index 6b25a80ae8d3..2762effdd270 100644
--- a/Documentation/devicetree/bindings/i2c/i2c-ocores.txt
+++ b/Documentation/devicetree/bindings/i2c/i2c-ocores.txt
@@ -50,7 +50,6 @@  Examples:
 		reg-io-width = <1>;	/* 8 bit read/write */
 
 		dummy@60 {
-			compatible = "dummy";
 			reg = <0x60>;
 		};
 	};
diff --git a/Documentation/devicetree/bindings/i2c/i2c.txt b/Documentation/devicetree/bindings/i2c/i2c.txt
index 9a53df4243c6..989b315e09dc 100644
--- a/Documentation/devicetree/bindings/i2c/i2c.txt
+++ b/Documentation/devicetree/bindings/i2c/i2c.txt
@@ -21,7 +21,9 @@  flags can be attached to the address. I2C_TEN_BIT_ADDRESS is used to mark a 10
 bit address. It is needed to avoid the ambiguity between e.g. a 7 bit address
 of 0x50 and a 10 bit address of 0x050 which, in theory, can be on the same bus.
 Another flag is I2C_OWN_SLAVE_ADDRESS to mark addresses on which we listen to
-be devices ourselves.
+be devices ourselves. The 'reg' property of a child is required. The
+'compatible' property is not. Empty 'compatible' child entries can be used to
+describe unknown devices or addresses which shall be blocked for other reasons.
 
 Optional properties
 -------------------
diff --git a/drivers/i2c/i2c-core-base.c b/drivers/i2c/i2c-core-base.c
index 8df2fa10c48a..4000a4384306 100644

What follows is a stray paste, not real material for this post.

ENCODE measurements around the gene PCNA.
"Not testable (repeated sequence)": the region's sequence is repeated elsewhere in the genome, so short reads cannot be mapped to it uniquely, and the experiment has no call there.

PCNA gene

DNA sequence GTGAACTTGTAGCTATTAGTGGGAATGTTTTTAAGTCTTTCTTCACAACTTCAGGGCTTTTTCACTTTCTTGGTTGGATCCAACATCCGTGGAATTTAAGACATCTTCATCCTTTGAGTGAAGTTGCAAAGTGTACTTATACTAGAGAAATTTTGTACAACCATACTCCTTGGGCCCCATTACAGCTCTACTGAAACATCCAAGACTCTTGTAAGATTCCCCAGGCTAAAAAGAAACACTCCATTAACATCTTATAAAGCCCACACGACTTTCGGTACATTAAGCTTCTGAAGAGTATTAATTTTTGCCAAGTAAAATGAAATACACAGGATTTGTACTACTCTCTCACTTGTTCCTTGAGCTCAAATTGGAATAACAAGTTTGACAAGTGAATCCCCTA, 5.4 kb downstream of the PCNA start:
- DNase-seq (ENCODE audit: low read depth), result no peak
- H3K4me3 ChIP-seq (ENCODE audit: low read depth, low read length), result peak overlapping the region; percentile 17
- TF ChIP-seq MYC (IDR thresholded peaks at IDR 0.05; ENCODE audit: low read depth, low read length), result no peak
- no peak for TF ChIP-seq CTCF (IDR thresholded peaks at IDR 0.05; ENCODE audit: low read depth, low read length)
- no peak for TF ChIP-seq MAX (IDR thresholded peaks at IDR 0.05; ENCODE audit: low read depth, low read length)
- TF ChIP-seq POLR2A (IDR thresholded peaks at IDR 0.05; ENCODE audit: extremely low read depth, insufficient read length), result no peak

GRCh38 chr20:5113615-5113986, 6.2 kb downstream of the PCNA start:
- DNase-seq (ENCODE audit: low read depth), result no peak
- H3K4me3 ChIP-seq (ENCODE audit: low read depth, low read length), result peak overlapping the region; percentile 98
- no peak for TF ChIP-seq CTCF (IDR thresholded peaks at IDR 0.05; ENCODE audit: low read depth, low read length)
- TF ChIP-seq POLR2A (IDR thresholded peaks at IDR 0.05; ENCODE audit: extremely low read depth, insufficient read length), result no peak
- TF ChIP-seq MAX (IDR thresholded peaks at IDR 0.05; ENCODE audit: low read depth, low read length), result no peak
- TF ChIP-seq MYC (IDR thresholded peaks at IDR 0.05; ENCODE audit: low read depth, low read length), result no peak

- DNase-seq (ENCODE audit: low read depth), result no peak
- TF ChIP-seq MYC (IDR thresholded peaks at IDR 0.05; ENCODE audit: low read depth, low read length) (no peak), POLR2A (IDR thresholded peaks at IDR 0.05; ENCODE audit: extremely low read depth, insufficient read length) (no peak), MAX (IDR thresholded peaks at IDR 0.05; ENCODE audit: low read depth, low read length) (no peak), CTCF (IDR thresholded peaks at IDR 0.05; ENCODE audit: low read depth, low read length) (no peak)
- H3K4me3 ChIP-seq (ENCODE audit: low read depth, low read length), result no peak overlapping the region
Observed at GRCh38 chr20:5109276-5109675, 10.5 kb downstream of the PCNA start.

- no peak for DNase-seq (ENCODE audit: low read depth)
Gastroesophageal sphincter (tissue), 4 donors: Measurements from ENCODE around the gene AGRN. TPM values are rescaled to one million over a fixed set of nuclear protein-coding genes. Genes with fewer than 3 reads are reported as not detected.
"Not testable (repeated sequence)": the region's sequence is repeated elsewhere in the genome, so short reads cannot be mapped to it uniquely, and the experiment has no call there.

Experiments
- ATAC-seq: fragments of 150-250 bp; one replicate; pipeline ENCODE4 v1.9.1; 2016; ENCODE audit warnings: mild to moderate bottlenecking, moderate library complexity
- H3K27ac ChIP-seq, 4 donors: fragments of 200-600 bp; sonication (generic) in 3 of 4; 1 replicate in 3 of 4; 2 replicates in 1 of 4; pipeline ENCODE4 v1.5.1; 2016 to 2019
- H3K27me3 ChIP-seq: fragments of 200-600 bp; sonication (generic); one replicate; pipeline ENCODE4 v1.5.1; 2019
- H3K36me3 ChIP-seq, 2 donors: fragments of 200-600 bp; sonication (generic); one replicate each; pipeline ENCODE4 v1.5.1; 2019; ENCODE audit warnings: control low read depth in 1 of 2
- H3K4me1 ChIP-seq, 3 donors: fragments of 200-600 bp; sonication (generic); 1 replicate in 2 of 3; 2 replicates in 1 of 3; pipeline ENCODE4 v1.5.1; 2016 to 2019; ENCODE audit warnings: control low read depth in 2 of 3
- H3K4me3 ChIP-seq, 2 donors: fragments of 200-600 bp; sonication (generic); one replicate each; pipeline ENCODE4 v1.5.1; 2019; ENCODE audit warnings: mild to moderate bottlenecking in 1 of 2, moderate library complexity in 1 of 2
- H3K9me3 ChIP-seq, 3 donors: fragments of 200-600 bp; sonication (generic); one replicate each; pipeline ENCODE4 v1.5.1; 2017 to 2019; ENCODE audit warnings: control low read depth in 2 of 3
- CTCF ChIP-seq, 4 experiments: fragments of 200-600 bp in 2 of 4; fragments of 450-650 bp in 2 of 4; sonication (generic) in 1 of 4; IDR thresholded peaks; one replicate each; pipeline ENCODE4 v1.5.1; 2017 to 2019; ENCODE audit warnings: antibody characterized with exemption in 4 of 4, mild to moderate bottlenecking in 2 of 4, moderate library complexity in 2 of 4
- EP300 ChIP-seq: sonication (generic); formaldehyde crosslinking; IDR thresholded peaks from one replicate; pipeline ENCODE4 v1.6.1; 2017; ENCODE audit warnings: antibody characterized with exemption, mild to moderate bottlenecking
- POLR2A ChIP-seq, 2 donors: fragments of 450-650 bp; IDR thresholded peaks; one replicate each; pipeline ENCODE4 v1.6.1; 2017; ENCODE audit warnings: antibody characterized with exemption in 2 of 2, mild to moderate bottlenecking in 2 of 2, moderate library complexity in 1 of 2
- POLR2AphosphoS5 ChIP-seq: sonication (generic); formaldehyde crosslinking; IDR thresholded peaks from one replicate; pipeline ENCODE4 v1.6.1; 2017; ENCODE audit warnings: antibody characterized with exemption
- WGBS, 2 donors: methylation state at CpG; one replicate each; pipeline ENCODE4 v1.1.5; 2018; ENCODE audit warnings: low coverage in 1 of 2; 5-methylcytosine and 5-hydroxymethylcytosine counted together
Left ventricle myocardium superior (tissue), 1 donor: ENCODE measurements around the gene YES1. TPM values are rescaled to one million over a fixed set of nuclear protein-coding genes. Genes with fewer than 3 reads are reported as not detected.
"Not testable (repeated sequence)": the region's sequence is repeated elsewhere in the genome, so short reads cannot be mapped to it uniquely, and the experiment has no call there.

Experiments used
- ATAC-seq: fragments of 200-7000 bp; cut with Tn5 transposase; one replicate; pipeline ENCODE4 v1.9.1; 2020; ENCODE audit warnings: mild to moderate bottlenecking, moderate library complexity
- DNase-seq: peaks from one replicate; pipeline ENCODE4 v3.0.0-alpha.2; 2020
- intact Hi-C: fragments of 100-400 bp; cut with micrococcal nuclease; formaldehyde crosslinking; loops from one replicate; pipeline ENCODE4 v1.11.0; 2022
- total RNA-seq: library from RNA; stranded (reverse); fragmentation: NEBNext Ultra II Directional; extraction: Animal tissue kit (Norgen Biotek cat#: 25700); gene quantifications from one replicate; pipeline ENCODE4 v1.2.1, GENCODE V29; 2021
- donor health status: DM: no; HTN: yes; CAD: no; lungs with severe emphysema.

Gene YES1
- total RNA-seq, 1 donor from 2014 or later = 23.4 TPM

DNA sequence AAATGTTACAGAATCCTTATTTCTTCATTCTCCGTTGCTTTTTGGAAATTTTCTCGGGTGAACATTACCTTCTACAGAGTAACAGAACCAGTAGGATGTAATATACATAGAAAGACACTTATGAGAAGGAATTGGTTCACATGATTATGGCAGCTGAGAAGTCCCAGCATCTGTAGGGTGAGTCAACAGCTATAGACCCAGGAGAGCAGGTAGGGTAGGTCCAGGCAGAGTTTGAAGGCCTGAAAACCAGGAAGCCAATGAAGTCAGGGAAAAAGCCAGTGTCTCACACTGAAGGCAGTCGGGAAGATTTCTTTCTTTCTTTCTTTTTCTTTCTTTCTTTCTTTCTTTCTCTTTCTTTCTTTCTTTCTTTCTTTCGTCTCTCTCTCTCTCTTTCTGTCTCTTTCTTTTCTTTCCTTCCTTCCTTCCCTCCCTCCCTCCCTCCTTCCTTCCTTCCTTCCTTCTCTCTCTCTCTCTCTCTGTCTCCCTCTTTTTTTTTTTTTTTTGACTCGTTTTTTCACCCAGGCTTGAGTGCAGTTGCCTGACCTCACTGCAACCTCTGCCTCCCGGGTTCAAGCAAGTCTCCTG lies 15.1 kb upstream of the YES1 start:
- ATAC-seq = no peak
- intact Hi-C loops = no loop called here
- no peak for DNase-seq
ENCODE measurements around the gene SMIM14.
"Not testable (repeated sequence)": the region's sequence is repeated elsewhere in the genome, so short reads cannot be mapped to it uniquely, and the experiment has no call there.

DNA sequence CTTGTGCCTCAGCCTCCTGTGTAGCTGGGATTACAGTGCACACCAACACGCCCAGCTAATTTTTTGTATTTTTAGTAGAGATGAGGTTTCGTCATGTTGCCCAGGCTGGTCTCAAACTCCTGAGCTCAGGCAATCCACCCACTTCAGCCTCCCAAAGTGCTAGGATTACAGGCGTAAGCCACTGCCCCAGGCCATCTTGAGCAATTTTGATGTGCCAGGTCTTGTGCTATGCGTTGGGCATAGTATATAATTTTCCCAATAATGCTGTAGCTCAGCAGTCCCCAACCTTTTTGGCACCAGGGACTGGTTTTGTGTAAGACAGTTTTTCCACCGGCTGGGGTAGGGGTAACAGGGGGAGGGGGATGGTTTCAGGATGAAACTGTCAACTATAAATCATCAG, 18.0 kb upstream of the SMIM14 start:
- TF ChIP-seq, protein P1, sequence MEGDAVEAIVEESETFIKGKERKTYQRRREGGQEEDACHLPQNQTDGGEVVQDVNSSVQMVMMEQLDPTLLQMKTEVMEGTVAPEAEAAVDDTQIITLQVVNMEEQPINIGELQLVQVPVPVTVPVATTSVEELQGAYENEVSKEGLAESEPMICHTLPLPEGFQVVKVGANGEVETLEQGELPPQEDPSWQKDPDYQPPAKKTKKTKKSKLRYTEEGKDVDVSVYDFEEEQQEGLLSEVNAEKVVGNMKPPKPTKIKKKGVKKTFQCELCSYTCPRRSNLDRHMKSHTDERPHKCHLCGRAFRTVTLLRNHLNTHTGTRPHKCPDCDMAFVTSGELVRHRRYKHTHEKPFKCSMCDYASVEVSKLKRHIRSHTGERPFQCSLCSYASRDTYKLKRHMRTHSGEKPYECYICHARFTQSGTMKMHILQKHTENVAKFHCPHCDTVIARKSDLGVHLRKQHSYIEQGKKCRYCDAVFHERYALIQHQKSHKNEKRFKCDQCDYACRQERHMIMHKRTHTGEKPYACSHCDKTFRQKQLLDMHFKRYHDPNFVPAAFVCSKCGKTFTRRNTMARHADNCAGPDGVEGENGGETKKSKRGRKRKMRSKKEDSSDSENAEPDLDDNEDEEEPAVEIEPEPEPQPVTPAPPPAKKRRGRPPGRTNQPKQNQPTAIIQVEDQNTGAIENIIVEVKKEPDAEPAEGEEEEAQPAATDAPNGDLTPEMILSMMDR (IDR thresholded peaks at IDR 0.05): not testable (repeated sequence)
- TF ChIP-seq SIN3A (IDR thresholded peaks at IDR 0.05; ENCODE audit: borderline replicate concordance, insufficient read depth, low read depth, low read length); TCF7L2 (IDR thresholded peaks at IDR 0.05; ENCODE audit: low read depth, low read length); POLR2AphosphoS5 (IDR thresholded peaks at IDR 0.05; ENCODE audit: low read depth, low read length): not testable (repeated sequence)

--- a/drivers/i2c/i2c-core-base.c
+++ b/drivers/i2c/i2c-core-base.c
@@ -854,6 +854,7 @@  EXPORT_SYMBOL_GPL(i2c_unregister_device);
 
 static const struct i2c_device_id dummy_id[] = {
 	{ I2C_DUMMY_DRV_NAME, 0 },
+	{ I2C_RESERVED_DRV_NAME, 0 },
 	{ },
 };
 
diff --git a/drivers/i2c/i2c-core-of.c b/drivers/i2c/i2c-core-of.c
index 6787c1f71483..d8d111ad6c85 100644
--- a/drivers/i2c/i2c-core-of.c
+++ b/drivers/i2c/i2c-core-of.c
@@ -27,17 +27,15 @@  int of_i2c_get_board_info(struct device *dev, struct device_node *node,
 
 	memset(info, 0, sizeof(*info));
 
-	if (of_modalias_node(node, info->type, sizeof(info->type)) < 0) {
-		dev_err(dev, "of_i2c: modalias failure on %pOF\n", node);
-		return -EINVAL;
-	}
-
 	ret = of_property_read_u32(node, "reg", &addr);
 	if (ret) {
 		dev_err(dev, "of_i2c: invalid reg on %pOF\n", node);
 		return ret;
 	}
 
+	if (of_modalias_node(node, info->type, sizeof(info->type)) < 0)
+		strlcpy(info->type, I2C_RESERVED_DRV_NAME, sizeof(I2C_RESERVED_DRV_NAME));
+
 	if (addr & I2C_TEN_BIT_ADDRESS) {
 		addr &= ~I2C_TEN_BIT_ADDRESS;
 		info->flags |= I2C_CLIENT_TEN;
diff --git a/drivers/i2c/i2c-core.h b/drivers/i2c/i2c-core.h
index fb89fabf84d3..77b3a925ed95 100644
--- a/drivers/i2c/i2c-core.h
+++ b/drivers/i2c/i2c-core.h
@@ -23,6 +23,7 @@  int i2c_dev_irq_from_resources(const struct resource *resources,
 			       unsigned int num_resources);
 
 #define I2C_DUMMY_DRV_NAME "dummy"
+#define I2C_RESERVED_DRV_NAME "reserved"
 
 /*
  * We only allow atomic transfers for very late communication, e.g. to send